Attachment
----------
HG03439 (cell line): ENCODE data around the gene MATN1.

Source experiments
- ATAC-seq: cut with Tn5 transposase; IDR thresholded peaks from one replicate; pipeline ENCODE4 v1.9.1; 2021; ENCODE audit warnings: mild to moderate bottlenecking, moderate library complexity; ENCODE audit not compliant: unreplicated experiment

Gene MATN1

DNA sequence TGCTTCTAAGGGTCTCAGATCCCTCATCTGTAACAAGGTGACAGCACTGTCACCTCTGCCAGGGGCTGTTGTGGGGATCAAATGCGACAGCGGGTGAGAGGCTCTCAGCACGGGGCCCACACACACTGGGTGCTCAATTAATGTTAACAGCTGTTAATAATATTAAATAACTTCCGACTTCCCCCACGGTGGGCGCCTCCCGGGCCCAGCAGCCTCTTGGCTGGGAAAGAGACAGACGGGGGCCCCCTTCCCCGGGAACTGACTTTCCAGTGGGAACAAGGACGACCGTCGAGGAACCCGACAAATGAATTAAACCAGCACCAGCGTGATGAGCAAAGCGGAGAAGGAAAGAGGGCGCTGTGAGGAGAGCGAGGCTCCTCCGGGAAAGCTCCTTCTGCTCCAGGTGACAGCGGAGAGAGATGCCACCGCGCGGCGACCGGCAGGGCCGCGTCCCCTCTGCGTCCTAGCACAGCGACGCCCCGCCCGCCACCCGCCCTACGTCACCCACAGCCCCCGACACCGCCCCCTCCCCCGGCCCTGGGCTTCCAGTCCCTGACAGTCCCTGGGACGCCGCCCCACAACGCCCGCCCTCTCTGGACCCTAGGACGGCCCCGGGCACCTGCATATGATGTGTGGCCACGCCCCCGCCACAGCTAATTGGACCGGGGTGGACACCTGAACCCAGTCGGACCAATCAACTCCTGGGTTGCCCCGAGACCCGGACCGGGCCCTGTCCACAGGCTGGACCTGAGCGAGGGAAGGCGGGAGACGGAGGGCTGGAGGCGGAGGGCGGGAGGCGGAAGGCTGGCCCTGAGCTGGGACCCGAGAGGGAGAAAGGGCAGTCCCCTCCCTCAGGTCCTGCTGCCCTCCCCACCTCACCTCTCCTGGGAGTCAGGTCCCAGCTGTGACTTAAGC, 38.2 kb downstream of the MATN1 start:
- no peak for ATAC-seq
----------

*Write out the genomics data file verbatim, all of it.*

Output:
HG03439 (cell line): ENCODE data around the gene MATN1.

Source experiments
- ATAC-seq: cut with Tn5 transposase; IDR thresholded peaks from one replicate; pipeline ENCODE4 v1.9.1; 2021; ENCODE audit warnings: mild to moderate bottlenecking, moderate library complexity; ENCODE audit not compliant: unreplicated experiment

Gene MATN1

DNA sequence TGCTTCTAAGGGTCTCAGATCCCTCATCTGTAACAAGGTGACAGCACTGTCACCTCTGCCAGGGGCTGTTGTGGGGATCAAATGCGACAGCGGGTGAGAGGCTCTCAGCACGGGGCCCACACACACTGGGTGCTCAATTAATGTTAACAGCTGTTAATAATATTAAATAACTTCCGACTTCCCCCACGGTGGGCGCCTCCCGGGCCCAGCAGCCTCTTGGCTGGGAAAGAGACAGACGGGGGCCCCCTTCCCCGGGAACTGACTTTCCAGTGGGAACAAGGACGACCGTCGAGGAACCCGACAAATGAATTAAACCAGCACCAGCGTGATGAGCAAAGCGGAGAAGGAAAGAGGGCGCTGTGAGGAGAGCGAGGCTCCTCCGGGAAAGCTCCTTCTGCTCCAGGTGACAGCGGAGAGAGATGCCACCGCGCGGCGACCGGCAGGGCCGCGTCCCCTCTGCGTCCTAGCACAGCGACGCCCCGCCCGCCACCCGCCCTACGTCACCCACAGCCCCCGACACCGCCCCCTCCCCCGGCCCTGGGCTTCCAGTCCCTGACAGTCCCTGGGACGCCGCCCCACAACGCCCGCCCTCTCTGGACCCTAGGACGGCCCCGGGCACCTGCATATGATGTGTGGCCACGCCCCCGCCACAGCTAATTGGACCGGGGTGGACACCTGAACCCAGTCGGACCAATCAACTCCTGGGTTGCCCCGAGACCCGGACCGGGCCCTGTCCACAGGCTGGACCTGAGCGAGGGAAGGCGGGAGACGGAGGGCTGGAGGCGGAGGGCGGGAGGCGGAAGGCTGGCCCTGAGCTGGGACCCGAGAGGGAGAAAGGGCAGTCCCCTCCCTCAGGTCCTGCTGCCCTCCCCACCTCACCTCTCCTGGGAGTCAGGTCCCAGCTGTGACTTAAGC, 38.2 kb downstream of the MATN1 start:
- no peak for ATAC-seq